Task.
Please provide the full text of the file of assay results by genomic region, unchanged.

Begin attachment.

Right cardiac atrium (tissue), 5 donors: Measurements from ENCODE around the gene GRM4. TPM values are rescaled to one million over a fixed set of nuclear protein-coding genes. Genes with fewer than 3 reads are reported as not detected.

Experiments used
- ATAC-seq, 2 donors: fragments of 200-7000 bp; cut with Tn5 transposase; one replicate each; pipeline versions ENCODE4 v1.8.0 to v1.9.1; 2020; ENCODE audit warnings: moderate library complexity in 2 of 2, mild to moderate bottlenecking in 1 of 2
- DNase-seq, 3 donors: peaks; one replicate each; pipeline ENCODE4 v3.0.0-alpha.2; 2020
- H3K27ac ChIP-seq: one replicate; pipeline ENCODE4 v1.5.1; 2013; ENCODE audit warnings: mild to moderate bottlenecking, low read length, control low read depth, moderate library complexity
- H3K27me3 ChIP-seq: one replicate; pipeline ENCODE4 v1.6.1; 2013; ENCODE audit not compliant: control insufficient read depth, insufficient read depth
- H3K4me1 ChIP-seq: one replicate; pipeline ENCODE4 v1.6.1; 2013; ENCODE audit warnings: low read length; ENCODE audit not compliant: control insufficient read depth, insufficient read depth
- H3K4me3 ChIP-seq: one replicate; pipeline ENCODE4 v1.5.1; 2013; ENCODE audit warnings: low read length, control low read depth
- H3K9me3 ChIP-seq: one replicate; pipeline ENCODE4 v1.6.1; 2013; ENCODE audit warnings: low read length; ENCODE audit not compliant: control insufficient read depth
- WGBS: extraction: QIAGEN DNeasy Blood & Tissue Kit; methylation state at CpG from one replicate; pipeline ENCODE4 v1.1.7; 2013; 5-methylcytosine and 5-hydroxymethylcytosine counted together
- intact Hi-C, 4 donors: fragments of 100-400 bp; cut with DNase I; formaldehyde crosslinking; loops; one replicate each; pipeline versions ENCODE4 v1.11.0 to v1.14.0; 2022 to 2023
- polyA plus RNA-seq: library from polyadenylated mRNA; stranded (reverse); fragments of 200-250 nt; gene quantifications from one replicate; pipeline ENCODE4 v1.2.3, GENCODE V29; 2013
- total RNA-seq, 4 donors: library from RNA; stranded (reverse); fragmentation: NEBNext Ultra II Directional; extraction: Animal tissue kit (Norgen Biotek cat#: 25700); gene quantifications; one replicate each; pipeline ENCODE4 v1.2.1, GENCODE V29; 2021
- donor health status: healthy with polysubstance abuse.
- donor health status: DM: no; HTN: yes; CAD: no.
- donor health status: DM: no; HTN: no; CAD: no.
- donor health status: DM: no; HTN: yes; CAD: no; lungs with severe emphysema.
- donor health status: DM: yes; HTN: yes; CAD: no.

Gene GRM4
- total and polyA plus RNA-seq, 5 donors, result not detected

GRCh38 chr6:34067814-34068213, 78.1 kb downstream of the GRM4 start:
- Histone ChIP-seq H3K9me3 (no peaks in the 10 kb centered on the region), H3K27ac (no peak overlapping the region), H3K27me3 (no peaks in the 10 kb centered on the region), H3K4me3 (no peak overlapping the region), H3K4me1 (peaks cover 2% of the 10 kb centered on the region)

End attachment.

Right cardiac atrium (tissue), 5 donors: Measurements from ENCODE around the gene GRM4. TPM values are rescaled to one million over a fixed set of nuclear protein-coding genes. Genes with fewer than 3 reads are reported as not detected.

Experiments used
- ATAC-seq, 2 donors: fragments of 200-7000 bp; cut with Tn5 transposase; one replicate each; pipeline versions ENCODE4 v1.8.0 to v1.9.1; 2020; ENCODE audit warnings: moderate library complexity in 2 of 2, mild to moderate bottlenecking in 1 of 2
- DNase-seq, 3 donors: peaks; one replicate each; pipeline ENCODE4 v3.0.0-alpha.2; 2020
- H3K27ac ChIP-seq: one replicate; pipeline ENCODE4 v1.5.1; 2013; ENCODE audit warnings: mild to moderate bottlenecking, low read length, control low read depth, moderate library complexity
- H3K27me3 ChIP-seq: one replicate; pipeline ENCODE4 v1.6.1; 2013; ENCODE audit not compliant: control insufficient read depth, insufficient read depth
- H3K4me1 ChIP-seq: one replicate; pipeline ENCODE4 v1.6.1; 2013; ENCODE audit warnings: low read length; ENCODE audit not compliant: control insufficient read depth, insufficient read depth
- H3K4me3 ChIP-seq: one replicate; pipeline ENCODE4 v1.5.1; 2013; ENCODE audit warnings: low read length, control low read depth
- H3K9me3 ChIP-seq: one replicate; pipeline ENCODE4 v1.6.1; 2013; ENCODE audit warnings: low read length; ENCODE audit not compliant: control insufficient read depth
- WGBS: extraction: QIAGEN DNeasy Blood & Tissue Kit; methylation state at CpG from one replicate; pipeline ENCODE4 v1.1.7; 2013; 5-methylcytosine and 5-hydroxymethylcytosine counted together
- intact Hi-C, 4 donors: fragments of 100-400 bp; cut with DNase I; formaldehyde crosslinking; loops; one replicate each; pipeline versions ENCODE4 v1.11.0 to v1.14.0; 2022 to 2023
- polyA plus RNA-seq: library from polyadenylated mRNA; stranded (reverse); fragments of 200-250 nt; gene quantifications from one replicate; pipeline ENCODE4 v1.2.3, GENCODE V29; 2013
- total RNA-seq, 4 donors: library from RNA; stranded (reverse); fragmentation: NEBNext Ultra II Directional; extraction: Animal tissue kit (Norgen Biotek cat#: 25700); gene quantifications; one replicate each; pipeline ENCODE4 v1.2.1, GENCODE V29; 2021
- donor health status: healthy with polysubstance abuse.
- donor health status: DM: no; HTN: yes; CAD: no.
- donor health status: DM: no; HTN: no; CAD: no.
- donor health status: DM: no; HTN: yes; CAD: no; lungs with severe emphysema.
- donor health status: DM: yes; HTN: yes; CAD: no.

Gene GRM4
- total and polyA plus RNA-seq, 5 donors, result not detected

GRCh38 chr6:34067814-34068213, 78.1 kb downstream of the GRM4 start:
- Histone ChIP-seq H3K9me3 (no peaks in the 10 kb centered on the region), H3K27ac (no peak overlapping the region), H3K27me3 (no peaks in the 10 kb centered on the region), H3K4me3 (no peak overlapping the region), H3K4me1 (peaks cover 2% of the 10 kb centered on the region)